Jewish World Review Dec. 21, 2006 / 30 Kislev, 5767

Bust the joint up

By Bob Tyrrell

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http://www.JewishWorldReview.com | I suppose it will be considered highly outre for me to say it, but I shall say it anyway. The president spoke quite well in his press conference this week, and was very gentlemanly when he caught one of the journalists interrogating him in an embarrassing malapropism. The hack asked him to be "reflexive" about the war in Iraq when the word he meant to use was "reflective." Critics of the White House press corps will understand the slip. Most of these hacks are reflexive even on those rare occasions when they make an elementary effort at being reflective. In fact, their thought processes are almost wholly reflexive.

"Very impressive," is how the British historian and journalist Paul Johnson found this president a week ago when the president conferred on him a Presidential Medal of Freedom. This week in his press conference Bush lived up to Johnson's assessment.

One of the salient messages to be taken from this press conference is that the White House is now engaged in a far-ranging reevaluation of America's military posture. That is all to the good. However, I am not sure I would adopt the drastic measures being suggested by some of the critics of this war, for instance the bellicose Sen. Edward (Teddy) Kennedy. Reevaluating our tactics and strategy is appropriate, though we should resist the drift of the Massachusetts senator's taunts about the Iraq war dragging on longer than our war with Germany and Japan. Yes, senator, the United States could end this war as expeditiously as it ended World War II, but the use of nuclear weapons on Iraqi cities is not the way to do it. Really Sen. Kennedy in old age has become frighteningly hotheaded, and it is not reassuring to see that other Democrats — for instance Rep. Nancy Pelosi — are also recommending the brevity of World War II as more desirable than our more moderate pace in Iraq. They are a reckless lot.

They are also impatient, which is one of the reasons that I too have given thought to a revision in our military posture. The strong consensus among Republicans and Democrats when we sent troops into Afghanistan was apparently misleading. At first it looked as though all Americans were going to stand with the president to defeat the reemergence of right-wing aggressors, this time in the form of Baathists in Iraq and Islamofascists in Afghanistan. But apparently at least the Democrats do not have the patience to pacify these conquered countries. For a certitude they lack the stomach for Franklin Roosevelt's goal of transforming Nazi Germany and militaristic Japan into democracies.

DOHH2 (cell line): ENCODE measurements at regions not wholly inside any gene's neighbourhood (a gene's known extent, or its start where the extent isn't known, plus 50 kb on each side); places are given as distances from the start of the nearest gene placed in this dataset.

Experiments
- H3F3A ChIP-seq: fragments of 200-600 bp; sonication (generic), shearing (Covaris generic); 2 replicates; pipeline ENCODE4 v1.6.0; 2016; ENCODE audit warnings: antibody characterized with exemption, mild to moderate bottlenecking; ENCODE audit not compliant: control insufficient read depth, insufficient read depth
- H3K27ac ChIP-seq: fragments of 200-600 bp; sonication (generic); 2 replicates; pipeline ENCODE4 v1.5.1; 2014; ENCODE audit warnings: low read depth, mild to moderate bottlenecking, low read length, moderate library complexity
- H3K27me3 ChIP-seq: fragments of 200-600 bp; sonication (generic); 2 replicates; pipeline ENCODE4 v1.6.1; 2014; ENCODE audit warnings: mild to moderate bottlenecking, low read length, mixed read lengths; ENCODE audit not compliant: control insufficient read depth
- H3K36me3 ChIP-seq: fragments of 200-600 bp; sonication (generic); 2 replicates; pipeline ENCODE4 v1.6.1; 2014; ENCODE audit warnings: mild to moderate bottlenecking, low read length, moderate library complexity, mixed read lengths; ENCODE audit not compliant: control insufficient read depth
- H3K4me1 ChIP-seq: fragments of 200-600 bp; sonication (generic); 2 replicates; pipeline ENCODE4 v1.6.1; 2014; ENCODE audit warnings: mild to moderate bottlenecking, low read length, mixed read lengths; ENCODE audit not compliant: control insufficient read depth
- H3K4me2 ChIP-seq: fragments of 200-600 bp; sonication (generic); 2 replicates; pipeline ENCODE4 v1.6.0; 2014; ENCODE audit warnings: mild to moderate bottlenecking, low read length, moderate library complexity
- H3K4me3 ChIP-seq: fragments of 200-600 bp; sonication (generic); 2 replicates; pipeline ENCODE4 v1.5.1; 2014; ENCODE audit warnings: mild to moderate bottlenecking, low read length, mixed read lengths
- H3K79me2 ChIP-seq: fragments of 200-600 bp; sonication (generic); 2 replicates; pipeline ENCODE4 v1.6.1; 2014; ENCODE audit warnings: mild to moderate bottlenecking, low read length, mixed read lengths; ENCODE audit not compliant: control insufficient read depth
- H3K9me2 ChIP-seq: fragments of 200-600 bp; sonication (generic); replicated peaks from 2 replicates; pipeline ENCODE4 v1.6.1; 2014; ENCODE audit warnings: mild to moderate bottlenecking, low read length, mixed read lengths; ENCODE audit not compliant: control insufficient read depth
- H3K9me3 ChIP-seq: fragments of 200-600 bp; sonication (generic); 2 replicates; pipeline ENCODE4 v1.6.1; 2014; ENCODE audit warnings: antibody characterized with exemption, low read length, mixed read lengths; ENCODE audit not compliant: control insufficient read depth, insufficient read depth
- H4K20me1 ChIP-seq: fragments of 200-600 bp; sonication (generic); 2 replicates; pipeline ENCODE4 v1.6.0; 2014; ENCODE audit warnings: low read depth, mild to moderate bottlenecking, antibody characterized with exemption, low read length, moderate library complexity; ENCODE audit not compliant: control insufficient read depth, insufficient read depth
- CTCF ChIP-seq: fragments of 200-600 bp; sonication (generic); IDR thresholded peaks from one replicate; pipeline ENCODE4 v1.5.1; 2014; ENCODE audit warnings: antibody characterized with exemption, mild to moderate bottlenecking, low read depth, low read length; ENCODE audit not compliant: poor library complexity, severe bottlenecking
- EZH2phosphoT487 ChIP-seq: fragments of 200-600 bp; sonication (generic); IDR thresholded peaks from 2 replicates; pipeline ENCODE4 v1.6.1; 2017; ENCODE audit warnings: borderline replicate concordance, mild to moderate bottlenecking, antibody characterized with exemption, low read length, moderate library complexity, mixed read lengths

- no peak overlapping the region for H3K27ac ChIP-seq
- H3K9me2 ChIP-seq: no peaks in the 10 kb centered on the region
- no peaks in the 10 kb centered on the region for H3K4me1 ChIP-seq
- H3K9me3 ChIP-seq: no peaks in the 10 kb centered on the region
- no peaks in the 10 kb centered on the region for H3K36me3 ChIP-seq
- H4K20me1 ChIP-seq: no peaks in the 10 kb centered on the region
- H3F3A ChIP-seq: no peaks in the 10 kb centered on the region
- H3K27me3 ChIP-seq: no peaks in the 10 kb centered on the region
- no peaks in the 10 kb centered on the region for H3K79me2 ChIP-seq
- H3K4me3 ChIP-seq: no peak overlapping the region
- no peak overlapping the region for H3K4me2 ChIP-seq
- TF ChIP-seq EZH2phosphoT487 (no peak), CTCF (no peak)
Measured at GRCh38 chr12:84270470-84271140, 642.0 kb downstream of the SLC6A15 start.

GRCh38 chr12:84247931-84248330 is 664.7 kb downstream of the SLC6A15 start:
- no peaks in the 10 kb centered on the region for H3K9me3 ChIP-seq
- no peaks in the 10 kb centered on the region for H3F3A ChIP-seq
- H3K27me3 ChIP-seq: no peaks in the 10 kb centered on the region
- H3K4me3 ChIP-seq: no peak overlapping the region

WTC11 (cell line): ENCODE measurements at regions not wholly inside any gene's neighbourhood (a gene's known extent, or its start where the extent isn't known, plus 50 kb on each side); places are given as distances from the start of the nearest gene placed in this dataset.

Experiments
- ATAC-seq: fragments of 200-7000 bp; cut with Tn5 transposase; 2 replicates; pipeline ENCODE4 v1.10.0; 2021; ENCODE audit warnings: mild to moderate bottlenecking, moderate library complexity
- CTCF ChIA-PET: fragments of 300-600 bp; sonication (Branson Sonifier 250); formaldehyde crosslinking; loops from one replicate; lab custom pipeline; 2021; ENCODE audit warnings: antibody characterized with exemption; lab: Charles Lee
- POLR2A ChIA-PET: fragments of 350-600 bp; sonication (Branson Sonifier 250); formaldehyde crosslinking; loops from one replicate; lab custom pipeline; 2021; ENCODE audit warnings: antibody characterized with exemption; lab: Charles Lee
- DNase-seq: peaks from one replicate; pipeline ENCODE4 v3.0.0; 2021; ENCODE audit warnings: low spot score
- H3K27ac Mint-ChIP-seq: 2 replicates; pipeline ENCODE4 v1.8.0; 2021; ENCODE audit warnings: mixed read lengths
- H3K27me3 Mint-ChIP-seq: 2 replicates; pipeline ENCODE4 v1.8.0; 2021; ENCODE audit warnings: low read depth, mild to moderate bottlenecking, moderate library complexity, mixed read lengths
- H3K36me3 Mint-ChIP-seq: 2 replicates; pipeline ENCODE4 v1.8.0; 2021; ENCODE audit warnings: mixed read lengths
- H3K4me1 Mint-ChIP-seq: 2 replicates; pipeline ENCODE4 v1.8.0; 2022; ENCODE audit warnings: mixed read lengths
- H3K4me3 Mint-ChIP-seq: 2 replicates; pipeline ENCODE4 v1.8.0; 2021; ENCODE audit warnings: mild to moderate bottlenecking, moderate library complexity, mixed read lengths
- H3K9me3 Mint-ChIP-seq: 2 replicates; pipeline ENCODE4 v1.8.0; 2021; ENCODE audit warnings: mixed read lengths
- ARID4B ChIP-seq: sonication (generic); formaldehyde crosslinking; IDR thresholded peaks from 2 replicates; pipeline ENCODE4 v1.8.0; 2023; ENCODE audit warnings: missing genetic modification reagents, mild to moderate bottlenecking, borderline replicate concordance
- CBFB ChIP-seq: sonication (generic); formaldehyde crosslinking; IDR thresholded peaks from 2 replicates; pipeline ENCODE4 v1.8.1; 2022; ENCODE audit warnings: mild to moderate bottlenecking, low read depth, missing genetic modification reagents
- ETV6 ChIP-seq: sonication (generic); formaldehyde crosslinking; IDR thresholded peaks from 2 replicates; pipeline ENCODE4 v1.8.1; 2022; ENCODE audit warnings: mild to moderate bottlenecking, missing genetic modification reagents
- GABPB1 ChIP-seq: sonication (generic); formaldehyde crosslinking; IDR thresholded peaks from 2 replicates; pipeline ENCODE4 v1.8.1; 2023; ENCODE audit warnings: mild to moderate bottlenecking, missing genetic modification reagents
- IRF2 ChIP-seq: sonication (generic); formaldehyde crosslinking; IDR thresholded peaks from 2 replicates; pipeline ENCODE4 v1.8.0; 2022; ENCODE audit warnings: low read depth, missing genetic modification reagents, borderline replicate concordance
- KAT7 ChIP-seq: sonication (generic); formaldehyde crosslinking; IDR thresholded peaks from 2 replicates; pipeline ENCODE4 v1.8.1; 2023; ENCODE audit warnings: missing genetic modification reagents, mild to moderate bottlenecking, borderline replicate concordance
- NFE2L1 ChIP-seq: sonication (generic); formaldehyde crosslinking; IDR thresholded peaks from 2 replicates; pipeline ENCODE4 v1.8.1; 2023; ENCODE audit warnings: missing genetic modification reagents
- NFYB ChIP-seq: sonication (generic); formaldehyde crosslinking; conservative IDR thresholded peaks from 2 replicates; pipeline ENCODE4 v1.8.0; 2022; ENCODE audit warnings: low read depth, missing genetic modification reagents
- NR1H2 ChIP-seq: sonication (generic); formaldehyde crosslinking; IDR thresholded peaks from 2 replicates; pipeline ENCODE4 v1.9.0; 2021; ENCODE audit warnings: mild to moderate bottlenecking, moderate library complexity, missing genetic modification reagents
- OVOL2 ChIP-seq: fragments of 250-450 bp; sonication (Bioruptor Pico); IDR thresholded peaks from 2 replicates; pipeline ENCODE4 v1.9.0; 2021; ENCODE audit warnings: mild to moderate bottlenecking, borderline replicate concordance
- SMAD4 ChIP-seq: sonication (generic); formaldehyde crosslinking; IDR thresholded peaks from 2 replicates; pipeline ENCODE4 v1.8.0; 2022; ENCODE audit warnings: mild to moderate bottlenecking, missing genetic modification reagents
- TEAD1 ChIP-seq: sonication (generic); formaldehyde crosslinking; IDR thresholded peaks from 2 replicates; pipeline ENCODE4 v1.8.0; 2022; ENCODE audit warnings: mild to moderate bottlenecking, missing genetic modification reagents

The Democrats' abandonment of this war makes it apparent that an entirely new strategy is necessary if our military is to be used to achieve our diplomatic goals. The military has demonstrated that it is sufficiently powerful to smash any aggressor anywhere on Earth, but American public opinion is not sufficiently resolute to sustain a commitment of American troops in hostile environs. Thus we must adopt a strategy that recognizes the impatience of public opinion, as well as public opinion's enthusiasm during the initial stages of combat.

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My suggestion is that the Pentagon, the State Department and the White House adopt what might be called the Strategy of the Bar Room Brawler (SBRB). According to SBRB, if a foreign government is not amenable to our diplomatic requests, we simply bust the joint up. Photographs of what we accomplished in Serbia merely with airpower and in Iraq with airpower and armor ought to persuade even a stubborn fellow like Mahmoud Ahmadinejad that if he continues to displease us his office will be a wreck. And if he plans to drive home or even take public transportation, forget about it. Tehran's infrastructure will be a mess overnight. Within a few months our lightning-quick military could turn much of Iran into a ruin, and according to the protocols of SBRB, our troops would be home in no time.

Sen. Hillary Rodham Clinton would still be in her cheering stage as our troops headed home. And with our troops safely home from Iran we would not even have to clean the place up. Leave that thankless task to the French and the Germans. With the money we save we could get on with busting up Syria.

The Cold War had the strategy of containment. For a while Washington talked up other strategies, "brinkmanship" and "roll back." The demands of history change. The Cold War was not as dominated by instant gratification as the present. The mentality of many Americans and the enormous capacity for destruction of our military can be wedded for a very effective and exciting strategic doctrine. "Bust the place up and be gone" — that can be the slogan for the Strategy of the Bar Room Brawler. After a few beers surely Sen. Kennedy will see the sense of it.

Every weekday JewishWorldReview.com publishes what many in in the media and Washington consider "must-reading". Sign up for the daily JWR update. It's free. Just click here.

JWR contributor Bob Tyrrell is editor in chief of The American Spectator. Comment by clicking here.


© 2006, Creators Syndicate